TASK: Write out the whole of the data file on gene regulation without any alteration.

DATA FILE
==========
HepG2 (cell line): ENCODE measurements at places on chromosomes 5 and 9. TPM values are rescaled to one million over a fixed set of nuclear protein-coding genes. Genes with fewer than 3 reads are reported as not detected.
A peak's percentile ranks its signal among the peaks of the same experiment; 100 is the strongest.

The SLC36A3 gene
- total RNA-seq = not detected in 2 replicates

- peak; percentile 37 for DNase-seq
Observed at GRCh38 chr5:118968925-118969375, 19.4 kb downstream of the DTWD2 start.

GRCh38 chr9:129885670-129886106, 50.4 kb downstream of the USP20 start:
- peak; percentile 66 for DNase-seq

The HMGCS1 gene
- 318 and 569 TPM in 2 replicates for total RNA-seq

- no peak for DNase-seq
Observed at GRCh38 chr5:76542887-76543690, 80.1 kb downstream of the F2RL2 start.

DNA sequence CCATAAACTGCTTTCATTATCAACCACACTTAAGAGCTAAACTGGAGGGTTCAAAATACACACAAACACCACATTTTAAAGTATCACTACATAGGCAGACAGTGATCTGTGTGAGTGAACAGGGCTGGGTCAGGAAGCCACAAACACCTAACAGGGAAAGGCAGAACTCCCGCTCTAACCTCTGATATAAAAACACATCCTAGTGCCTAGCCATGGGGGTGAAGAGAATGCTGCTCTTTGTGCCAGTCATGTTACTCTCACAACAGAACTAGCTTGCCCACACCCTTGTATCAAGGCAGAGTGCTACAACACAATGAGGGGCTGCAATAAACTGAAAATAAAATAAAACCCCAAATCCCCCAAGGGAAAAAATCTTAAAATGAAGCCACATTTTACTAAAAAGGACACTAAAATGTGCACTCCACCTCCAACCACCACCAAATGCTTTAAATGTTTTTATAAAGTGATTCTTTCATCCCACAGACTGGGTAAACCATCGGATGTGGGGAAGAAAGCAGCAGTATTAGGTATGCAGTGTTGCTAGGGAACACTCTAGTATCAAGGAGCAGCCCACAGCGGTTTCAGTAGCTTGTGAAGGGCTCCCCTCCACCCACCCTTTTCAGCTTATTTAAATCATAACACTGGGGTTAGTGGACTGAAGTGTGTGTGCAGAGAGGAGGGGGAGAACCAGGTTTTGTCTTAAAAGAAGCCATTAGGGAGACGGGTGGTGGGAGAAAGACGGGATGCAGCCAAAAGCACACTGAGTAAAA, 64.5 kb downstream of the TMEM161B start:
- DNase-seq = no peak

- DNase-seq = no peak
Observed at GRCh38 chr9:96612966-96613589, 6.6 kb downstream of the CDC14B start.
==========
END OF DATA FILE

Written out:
HepG2 (cell line): ENCODE measurements at places on chromosomes 5 and 9. TPM values are rescaled to one million over a fixed set of nuclear protein-coding genes. Genes with fewer than 3 reads are reported as not detected.
A peak's percentile ranks its signal among the peaks of the same experiment; 100 is the strongest.

The SLC36A3 gene
- total RNA-seq = not detected in 2 replicates

- peak; percentile 37 for DNase-seq
Observed at GRCh38 chr5:118968925-118969375, 19.4 kb downstream of the DTWD2 start.

GRCh38 chr9:129885670-129886106, 50.4 kb downstream of the USP20 start:
- peak; percentile 66 for DNase-seq

The HMGCS1 gene
- 318 and 569 TPM in 2 replicates for total RNA-seq

- no peak for DNase-seq
Observed at GRCh38 chr5:76542887-76543690, 80.1 kb downstream of the F2RL2 start.

DNA sequence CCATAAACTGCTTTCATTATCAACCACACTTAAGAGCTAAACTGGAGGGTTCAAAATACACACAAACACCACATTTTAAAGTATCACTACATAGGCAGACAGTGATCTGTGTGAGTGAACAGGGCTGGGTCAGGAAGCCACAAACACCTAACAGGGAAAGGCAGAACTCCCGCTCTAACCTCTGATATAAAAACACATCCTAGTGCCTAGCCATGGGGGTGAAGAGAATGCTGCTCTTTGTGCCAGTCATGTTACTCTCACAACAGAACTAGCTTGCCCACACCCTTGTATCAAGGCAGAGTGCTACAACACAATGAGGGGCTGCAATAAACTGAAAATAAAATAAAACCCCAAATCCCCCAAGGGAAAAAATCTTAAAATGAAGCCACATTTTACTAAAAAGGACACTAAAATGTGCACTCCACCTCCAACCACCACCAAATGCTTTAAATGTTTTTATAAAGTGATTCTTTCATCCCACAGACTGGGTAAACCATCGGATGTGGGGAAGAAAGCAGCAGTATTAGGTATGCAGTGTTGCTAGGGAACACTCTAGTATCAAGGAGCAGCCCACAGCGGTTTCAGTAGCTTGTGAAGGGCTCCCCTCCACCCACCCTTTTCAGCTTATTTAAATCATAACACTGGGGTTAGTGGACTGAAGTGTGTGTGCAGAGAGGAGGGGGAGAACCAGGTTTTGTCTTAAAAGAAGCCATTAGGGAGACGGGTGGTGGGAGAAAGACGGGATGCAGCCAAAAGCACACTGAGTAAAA, 64.5 kb downstream of the TMEM161B start:
- DNase-seq = no peak

- DNase-seq = no peak
Observed at GRCh38 chr9:96612966-96613589, 6.6 kb downstream of the CDC14B start.